• Elite seeks deals on world tax, U.S. of Europe, austerity, nationalism at 2013 meeting
By Mark Anderson
WATFORD, U.K.—A revolutionary “United States of Europe” proposal being floated in conjunction with the 2013 Bilderberg summit in the United Kingdom, was given more credence June 11—just two days after the Bilderbergers concluded their secretive annual meeting—when the BBC’s morning TV news program “Hardtalk” welcomed Lord Nigel Lawson to the show.
Lawson, a former Conservative Party House of Lords member, and a former Chancellor of the Exchequer, was asked by Hardtalk host Stephen Sackur whether the world was on the brink of a “full-blooded United States of Europe,” which could only result from further consolidating the European Union.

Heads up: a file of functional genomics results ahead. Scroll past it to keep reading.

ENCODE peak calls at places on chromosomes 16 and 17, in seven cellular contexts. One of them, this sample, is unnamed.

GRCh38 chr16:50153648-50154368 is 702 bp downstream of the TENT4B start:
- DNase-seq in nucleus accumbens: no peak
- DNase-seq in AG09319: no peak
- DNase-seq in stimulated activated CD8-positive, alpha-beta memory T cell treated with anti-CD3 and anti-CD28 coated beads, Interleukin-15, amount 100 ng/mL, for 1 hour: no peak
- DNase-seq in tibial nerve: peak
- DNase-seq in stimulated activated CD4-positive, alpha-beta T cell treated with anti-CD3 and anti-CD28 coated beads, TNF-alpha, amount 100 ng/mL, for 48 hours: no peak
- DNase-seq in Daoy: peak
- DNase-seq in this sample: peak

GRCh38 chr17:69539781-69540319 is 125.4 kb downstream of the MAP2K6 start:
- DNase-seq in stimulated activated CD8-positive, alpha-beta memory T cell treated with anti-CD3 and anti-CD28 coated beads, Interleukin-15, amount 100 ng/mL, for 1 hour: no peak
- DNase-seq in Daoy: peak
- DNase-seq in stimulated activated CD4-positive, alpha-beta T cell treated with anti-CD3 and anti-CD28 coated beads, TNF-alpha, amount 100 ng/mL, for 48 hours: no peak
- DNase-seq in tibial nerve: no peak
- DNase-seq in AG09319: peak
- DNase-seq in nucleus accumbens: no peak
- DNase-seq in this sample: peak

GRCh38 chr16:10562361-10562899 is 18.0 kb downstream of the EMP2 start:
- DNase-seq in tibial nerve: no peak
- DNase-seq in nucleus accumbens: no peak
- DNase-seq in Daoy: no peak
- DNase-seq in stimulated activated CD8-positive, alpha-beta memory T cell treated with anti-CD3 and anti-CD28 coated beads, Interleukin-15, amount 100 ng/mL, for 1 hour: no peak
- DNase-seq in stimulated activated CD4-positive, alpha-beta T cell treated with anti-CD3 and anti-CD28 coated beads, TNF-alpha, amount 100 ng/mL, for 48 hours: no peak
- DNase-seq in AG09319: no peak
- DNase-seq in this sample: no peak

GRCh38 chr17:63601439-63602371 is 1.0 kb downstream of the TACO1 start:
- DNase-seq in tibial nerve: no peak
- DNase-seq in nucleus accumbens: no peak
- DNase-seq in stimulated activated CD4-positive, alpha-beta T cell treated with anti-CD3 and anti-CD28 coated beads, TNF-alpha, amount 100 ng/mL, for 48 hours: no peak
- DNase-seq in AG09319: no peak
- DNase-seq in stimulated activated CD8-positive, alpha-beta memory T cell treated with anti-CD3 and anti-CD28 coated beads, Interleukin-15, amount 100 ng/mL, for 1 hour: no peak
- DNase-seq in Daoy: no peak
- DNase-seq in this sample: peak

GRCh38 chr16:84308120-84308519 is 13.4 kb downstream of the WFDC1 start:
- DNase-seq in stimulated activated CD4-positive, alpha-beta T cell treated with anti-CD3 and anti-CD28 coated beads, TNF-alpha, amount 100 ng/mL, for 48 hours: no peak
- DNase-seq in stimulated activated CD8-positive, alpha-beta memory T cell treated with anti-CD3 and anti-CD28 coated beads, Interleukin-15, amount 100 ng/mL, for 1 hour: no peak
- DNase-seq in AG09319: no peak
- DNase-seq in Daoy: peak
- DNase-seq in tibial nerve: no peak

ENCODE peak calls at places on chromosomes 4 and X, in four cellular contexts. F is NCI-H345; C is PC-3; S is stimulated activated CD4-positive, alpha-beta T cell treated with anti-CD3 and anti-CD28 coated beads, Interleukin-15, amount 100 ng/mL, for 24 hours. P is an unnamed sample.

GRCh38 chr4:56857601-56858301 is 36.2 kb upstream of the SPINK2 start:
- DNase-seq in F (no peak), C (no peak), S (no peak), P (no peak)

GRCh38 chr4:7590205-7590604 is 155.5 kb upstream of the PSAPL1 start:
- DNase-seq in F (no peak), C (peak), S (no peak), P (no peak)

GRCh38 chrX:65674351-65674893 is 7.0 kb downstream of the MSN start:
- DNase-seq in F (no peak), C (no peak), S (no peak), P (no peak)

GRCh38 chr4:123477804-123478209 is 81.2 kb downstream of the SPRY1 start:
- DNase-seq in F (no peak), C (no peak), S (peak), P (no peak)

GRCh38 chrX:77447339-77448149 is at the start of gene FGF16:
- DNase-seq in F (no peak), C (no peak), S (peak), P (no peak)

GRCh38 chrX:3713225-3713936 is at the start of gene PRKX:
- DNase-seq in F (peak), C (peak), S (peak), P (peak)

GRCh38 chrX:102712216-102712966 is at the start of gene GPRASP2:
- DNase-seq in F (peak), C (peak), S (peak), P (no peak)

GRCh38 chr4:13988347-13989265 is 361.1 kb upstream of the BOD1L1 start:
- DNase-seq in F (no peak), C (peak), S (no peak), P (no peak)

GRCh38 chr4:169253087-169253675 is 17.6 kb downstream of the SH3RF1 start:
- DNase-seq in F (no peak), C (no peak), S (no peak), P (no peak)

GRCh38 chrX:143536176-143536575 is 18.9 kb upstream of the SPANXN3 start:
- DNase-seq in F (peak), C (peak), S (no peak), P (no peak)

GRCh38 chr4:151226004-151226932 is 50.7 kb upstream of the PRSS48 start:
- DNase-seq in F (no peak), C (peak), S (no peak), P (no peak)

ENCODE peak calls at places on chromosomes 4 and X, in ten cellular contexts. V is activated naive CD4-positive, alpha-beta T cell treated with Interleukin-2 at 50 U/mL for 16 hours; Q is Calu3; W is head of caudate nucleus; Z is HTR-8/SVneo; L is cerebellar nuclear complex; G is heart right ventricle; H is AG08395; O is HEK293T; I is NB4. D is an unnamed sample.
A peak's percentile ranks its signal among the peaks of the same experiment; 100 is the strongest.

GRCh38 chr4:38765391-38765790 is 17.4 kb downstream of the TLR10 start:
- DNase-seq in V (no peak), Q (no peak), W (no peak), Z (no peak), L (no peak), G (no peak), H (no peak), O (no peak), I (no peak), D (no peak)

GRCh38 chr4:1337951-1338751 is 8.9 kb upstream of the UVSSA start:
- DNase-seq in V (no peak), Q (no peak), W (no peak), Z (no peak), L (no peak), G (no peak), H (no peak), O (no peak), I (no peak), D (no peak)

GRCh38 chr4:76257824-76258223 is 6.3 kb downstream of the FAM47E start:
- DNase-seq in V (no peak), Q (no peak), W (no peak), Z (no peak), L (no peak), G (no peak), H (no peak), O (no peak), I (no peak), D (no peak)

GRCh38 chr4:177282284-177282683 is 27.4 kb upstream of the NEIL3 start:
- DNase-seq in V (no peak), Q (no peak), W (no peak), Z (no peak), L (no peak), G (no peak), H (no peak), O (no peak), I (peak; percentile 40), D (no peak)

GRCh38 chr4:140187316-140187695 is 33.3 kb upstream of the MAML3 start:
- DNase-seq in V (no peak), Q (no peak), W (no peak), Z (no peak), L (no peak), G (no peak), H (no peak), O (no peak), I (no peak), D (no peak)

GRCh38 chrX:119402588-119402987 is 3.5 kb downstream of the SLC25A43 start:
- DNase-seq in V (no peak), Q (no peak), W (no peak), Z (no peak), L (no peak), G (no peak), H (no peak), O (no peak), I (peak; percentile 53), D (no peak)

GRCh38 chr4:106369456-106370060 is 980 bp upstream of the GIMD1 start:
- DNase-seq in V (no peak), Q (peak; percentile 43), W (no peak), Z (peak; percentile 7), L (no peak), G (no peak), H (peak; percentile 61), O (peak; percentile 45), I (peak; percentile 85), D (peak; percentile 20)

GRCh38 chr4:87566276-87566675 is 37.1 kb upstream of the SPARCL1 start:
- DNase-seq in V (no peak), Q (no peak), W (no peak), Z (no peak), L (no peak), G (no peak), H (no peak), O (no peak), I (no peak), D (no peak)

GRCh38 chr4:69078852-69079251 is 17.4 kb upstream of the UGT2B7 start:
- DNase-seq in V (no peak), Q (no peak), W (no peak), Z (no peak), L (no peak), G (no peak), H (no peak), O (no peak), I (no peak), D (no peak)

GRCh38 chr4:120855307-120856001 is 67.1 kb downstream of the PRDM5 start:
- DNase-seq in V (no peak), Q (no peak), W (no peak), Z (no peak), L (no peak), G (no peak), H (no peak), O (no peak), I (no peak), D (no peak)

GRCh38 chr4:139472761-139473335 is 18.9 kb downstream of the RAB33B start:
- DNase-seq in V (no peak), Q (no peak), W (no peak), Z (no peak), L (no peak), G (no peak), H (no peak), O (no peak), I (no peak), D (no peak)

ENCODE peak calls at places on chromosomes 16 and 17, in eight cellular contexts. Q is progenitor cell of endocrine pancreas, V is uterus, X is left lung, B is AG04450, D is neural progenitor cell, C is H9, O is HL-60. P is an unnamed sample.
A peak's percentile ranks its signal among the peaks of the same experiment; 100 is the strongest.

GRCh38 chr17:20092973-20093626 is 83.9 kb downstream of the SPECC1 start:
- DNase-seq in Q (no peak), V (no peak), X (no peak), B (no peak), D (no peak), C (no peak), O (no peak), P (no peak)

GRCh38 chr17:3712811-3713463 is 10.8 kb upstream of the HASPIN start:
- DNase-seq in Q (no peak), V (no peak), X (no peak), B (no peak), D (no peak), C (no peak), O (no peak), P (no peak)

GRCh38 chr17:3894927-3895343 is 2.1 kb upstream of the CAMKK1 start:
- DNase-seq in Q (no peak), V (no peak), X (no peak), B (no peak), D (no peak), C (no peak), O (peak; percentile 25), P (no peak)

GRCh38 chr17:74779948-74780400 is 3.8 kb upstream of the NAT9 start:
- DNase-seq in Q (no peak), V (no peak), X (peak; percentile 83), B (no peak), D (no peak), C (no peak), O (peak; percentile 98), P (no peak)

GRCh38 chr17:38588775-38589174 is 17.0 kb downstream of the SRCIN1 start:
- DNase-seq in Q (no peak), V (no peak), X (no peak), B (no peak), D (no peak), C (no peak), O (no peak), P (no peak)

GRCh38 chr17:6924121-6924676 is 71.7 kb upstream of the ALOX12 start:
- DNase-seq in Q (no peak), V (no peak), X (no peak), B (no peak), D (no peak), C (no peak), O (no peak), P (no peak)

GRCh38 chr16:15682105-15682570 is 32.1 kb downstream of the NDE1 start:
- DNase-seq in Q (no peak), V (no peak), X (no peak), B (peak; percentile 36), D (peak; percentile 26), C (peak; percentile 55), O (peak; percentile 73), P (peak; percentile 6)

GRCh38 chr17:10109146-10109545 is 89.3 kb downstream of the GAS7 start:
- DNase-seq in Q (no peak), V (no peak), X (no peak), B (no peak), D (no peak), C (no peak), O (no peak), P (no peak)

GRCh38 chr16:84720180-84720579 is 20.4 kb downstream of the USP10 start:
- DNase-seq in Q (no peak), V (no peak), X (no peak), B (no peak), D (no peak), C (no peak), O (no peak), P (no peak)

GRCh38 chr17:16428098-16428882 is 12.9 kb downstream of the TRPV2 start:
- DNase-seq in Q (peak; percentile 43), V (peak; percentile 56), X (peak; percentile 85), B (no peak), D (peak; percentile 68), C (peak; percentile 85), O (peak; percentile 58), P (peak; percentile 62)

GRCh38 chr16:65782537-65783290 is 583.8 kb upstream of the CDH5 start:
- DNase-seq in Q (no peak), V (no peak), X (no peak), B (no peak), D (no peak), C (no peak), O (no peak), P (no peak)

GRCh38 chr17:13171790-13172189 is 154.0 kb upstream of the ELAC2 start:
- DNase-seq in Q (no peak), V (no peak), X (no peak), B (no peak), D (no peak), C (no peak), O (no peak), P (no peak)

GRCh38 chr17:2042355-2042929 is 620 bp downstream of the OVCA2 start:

Lawson, who’s considered a Euro-skeptic—he says he supports getting the UK out of the EU—replied to Sackur: “I don’t think they’re going to do that.” Yet, despite offering such a verbal buffer, it’s not altogether clear if Lawson would really put up strong resistance to the U.S. of Europe concept—a concept that seemed to come out of nowhere, just two days after the 2013 Bilderberg summit concluded.
Prior to that, this concept appeared May 3, just over one month before Bilderberg, when the Bilderberg-linked Brookings Institution welcomed European Parliament Vice President Gianni Pittella to a public program in Washington, D.C.
There, Pittella called not only for a U.S. of Europe in order to save the euro currency—a critical concern among the Bilderbergers and related groups—but also for a North American-European free trade agreement, among other things.
And, interestingly, the Hardtalk host also noted that British Prime Minister David Cameron “supports a trade agreement with the U.S,” even as Cameron had departed Bilderberg and began preparing for the G8 meeting in Northern Ireland. The UK chaired that meeting this year.